Today's guest blogger is Jen Capenito (pictured). As Pongo's Social Media Marketing Specialist, Jen connects with current and potential Pongo fans through Twitter, Facebook, and LinkedIn. Jen is a Certified Professional Resume Writer (CPRW), a busy mom of two boys, and a certified reality TV addict! So, if you have questions about your resume or "Jersey Shore," she's your resource!
Many of us dream about what it would be like to have a high-paying job, like a doctor or a lawyer. A big house, fancy cars, the nicest clothes … then we wake up! Recently, a friend told me about a legit job where you get surgeons' pay for simply being good with kids, having patience, and not getting grossed out easily. I know you don't believe me, but it's true!
Okay, okay, there is one major drawback … you have to be a nitpicker. Literally!
That's right. Not nitpickers as in people who annoy you to death with every little detail; nitpickers as in people who remove nits—a.k.a. lice eggs—one at a time from your kids' heads!
I know, gross, but keep going …
If you're a parent, you've probably received a letter from school at one point, warning you that head lice are going around … ick! It makes my skin crawl every time I think about it. I assumed if my sons ever got lice, I'd wash the little buggers out (the lice, not my boys) with some special shampoo like my mom did with me and call it a day. But those nits are nasty little things that cement themselves to your kids' hair.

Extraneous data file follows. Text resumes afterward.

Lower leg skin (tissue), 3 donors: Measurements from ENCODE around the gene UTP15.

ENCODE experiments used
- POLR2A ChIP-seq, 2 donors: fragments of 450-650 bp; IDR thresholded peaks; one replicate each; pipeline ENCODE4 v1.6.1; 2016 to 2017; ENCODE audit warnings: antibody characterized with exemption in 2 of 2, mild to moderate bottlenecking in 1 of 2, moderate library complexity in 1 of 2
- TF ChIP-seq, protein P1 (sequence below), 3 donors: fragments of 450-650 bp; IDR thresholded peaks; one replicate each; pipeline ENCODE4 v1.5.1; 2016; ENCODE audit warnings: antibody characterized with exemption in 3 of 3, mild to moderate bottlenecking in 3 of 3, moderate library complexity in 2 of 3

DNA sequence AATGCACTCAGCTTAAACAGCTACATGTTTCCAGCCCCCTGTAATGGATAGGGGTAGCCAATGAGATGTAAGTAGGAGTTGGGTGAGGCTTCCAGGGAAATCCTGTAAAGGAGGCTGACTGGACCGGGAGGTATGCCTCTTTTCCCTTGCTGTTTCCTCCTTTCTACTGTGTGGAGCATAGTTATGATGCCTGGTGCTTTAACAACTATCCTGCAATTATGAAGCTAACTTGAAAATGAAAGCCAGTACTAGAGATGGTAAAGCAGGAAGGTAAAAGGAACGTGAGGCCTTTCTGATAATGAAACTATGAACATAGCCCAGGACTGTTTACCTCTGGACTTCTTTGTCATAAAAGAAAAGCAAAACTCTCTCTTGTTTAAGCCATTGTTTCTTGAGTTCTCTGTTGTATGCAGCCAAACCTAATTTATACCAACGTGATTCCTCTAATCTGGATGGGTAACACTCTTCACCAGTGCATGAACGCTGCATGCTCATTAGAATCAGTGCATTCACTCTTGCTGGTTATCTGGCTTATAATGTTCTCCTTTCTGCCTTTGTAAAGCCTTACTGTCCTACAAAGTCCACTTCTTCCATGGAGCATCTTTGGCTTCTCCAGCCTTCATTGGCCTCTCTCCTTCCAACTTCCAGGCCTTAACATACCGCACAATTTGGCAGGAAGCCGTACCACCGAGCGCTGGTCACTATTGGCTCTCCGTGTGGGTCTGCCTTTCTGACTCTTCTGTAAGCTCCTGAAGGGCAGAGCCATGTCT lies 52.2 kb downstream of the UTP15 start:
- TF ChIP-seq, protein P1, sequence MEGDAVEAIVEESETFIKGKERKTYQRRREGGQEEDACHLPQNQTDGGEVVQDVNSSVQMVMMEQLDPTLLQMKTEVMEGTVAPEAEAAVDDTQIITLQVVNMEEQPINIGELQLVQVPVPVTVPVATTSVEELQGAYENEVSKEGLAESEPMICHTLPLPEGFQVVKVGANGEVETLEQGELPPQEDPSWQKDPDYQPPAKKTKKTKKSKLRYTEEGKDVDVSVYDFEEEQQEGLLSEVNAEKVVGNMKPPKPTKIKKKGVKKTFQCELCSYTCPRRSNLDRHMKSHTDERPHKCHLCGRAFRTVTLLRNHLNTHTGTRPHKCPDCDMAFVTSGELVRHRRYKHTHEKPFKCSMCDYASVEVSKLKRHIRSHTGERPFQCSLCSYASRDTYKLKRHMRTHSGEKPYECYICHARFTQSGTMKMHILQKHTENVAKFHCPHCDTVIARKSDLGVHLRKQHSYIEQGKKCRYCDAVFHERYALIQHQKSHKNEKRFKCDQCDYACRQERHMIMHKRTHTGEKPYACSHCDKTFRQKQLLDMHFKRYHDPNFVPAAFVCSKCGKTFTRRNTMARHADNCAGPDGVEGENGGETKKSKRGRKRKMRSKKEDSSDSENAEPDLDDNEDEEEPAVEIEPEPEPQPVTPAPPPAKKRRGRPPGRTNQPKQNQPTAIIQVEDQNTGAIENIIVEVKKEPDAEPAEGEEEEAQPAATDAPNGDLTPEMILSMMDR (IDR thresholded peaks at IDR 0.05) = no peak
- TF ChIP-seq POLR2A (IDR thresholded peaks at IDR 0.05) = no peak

Enter the professional nitpickers.
From what I could find, the art of nitpicking isn't so new. It's been around since at least the early 1800s, long before chemical shampoos were invented. But now, as certain lice populations start to become resistant to the shampoos, and parents become more wary about chemicals in general, nit picking is becoming more necessary.
According to the Bureau of Labor Statistics, surgeons make, on average, $219,000 a year, or approximately $105 per hour, based on a 40-hour week. (I would imagine most surgeons work more than 40 hours, so that's even less per hour.)
A professional nitpicker can charge up to $200 for the first two hours and $100 for each additional hour, plus travel expenses!
So, let's do the math. If you service five kids per week, at $200 minimum per kid, you're making $52,000 a year working 10 hours a week! Now double that if you get "in" with the PTO, or if there's an outbreak in certain schools at certain times, and you have yourself a $100,000+ job working half of a normal work week! Doesn't seem so gross anymore, does it?
There are some crazy, weird, and nontraditional jobs out there that pay well. Sometimes you just have to do something no one else wants to do.
What do you think? Is nitpicking a career path you'd consider? Leave a comment below.
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